Just before Christmas 1065, Edward the Confessor suffered what is thought to have been a stroke, and died on the 4th of January.
With no descendants, it was left to the Council of the Witan tochoose their new king.
There were six potentials in line, but none of them met all of the criteria required from a king.
The closest Saxon relative to Edward was his nephew Edgar, who was, unfortunately, a young boy and his appointment was likely to be seen only as an invasion opportunity to his Viking step relatives.
Instead the Witan chose Harold Godwineson, who was related to the King twice, through marriage. Harolds sister Edith was Edward’s queen, but that did not make him of royal blood. But Harold was Saxon and had proven himself to be a successfull warrior leading Edward’s army in Wales. Together with his brothers, his family were the most powerful land owners in the kingdom. The Witan overlooked the tenuous blood link and he was crowed that same day.
On hearing of Harold’s coronation William, Duke of Normandy was angry. Only two years before Harold had been in Normandy and according to William had sworn an oath to support William’s claim to the English throne. This was treachery!
William had been at war nearly all his life. Inheriting his father’s title at a young age, he had fought hard to retain it. His determination was such that by August he had acquired a navy, obtained the papal blessing for his cause and even gathered former rivals he’d been at war with onto his side.
William assembled his army near Caen, and boarded the ships. It was a hundred miles to the nearest point of England, but William did not get that far. The first southerly wind for a month quickly turned into a fierce westerly and William found his fleet blown back to the French coast and dumped on the beach at St Valery.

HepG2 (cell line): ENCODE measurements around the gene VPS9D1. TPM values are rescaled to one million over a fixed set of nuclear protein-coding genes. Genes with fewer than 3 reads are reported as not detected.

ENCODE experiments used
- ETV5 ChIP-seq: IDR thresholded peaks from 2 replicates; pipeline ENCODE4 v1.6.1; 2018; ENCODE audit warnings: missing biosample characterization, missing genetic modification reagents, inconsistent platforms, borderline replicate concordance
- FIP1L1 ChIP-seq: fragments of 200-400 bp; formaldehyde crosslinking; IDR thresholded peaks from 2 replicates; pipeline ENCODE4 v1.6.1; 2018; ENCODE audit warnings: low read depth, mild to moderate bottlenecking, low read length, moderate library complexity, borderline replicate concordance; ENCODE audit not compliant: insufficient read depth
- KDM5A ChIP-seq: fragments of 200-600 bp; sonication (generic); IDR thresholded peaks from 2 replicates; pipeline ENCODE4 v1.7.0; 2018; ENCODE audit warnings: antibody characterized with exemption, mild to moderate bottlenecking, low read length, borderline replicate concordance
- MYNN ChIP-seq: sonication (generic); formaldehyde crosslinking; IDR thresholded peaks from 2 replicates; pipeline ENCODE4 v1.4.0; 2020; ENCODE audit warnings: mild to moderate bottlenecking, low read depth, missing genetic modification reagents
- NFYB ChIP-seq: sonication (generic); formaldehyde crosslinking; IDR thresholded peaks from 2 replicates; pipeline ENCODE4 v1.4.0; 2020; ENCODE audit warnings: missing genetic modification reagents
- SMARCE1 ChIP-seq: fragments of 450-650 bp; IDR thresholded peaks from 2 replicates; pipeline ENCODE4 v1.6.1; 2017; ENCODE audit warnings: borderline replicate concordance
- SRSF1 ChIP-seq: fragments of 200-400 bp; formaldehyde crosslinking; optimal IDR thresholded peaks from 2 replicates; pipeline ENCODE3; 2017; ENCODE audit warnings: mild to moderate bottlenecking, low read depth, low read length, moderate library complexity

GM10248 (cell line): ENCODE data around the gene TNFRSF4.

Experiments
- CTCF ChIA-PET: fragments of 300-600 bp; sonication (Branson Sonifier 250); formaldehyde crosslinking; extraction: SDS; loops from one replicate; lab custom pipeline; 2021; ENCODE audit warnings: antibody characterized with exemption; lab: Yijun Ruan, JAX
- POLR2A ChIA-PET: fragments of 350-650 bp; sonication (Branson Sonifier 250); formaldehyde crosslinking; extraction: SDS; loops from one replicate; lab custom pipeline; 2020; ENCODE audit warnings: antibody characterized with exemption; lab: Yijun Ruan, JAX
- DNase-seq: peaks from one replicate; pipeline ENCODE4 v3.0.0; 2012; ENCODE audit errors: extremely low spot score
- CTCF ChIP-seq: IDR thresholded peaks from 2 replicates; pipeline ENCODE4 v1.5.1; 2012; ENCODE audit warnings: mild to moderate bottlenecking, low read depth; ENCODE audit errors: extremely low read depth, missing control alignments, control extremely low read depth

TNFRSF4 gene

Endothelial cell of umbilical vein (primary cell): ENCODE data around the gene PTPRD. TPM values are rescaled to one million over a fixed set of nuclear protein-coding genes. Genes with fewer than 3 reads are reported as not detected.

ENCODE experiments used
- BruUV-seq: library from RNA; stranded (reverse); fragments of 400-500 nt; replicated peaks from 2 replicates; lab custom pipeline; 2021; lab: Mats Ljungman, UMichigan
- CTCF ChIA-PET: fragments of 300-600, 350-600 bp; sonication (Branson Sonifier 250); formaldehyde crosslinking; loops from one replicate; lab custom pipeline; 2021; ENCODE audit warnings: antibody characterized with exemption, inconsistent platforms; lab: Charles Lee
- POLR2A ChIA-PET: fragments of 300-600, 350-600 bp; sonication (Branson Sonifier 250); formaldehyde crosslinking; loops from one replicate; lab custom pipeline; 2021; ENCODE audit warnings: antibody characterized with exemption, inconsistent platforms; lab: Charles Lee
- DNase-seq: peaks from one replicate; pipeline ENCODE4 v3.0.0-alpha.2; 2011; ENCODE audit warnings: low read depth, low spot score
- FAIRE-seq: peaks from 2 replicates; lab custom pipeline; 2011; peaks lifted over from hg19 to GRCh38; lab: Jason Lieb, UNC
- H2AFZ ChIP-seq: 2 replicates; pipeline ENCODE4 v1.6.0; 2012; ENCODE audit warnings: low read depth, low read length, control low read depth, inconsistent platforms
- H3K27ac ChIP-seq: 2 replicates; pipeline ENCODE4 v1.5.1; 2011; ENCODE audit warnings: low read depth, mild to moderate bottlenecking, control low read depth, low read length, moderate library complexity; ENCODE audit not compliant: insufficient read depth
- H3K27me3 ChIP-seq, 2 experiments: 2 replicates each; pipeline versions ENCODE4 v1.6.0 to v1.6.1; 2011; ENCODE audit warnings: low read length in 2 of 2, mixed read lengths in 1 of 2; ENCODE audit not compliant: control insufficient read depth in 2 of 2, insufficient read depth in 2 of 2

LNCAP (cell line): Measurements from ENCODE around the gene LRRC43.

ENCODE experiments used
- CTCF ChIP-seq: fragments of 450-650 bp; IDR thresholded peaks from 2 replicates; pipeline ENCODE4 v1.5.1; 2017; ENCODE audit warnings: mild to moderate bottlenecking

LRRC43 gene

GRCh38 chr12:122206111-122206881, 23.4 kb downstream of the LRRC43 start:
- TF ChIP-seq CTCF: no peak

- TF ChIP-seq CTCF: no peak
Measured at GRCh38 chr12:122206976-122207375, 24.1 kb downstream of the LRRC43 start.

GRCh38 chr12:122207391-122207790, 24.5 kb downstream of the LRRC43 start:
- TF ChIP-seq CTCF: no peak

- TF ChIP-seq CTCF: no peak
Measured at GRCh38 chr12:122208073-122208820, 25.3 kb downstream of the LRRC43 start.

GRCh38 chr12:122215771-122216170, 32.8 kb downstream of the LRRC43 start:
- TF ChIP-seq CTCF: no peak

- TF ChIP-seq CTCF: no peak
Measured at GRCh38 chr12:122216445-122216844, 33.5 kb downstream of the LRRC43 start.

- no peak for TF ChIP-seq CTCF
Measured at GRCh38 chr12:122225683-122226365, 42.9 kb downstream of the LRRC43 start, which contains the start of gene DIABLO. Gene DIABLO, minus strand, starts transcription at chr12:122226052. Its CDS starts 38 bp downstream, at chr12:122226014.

Here William cursed his luck for the wind remained unfavourable to him for another month. He could not risk a winter sea crossing and time was running out. While the wind was unfavourable for William in the Channel, it was in exactly the right direction for those coming across the North sea.
Harold’s brother Tostig had already led a feeble failed uprising against him, earlier in the year, but was now back with a formidable ally, Harold Hardrada, ‘The Thunderbolt of the North’ had campaigned in Russia and Constantinople, before returning in the 1040’s to make himself King of Norway. It seems likely that his support of Tostig’s claim was merely a convenient excuse to conquer England for himself. He was certainly the more formidable warrior of the two and ever the opportunist.
They brought a fleet of between 200 and 500 ships via Shetland, Orkney and the east coast of Scotland to the mouth of the Humber and then set their sights on York.
York received the 8,000 strong Viking army favourably, probably because they had little choice. A meeting was arranged at Stamford Bridge for the exchange of hostages to seal the deal. On the morning of the 25th September Tostig and Hardrada waited at the bridge ,their army was reported to be lightly armoured and so maybe not expecting trouble. Instead they met Harold Godwineson’s Royal Army. On hearing of the Viking landings, Harold had marched his army 200 miles north in a week and sprung his trap.
The Saxon Chronicle recorded fierce fighting, with a particularly large Viking warrior holding the bridge against all comers for a large part of the morning. It took one plucky Englishman sneaking under the bridge to spear the Viking from underneath and then the slaughter of Hardrada’s army began.
Just as Harold Godwineson must have been starting to relax, news reached him of William’s landing in Pevensey Bay a few days before. Harold could have waited for William to come to him, but instead opted again for a fast march to catch the enemy by surprise. Possibly aiming to trap William down by the coast and stop him pillaging the English countryside for winter supplies.
In the morning light on the 14th October 1066 the two forces lined up against each other…
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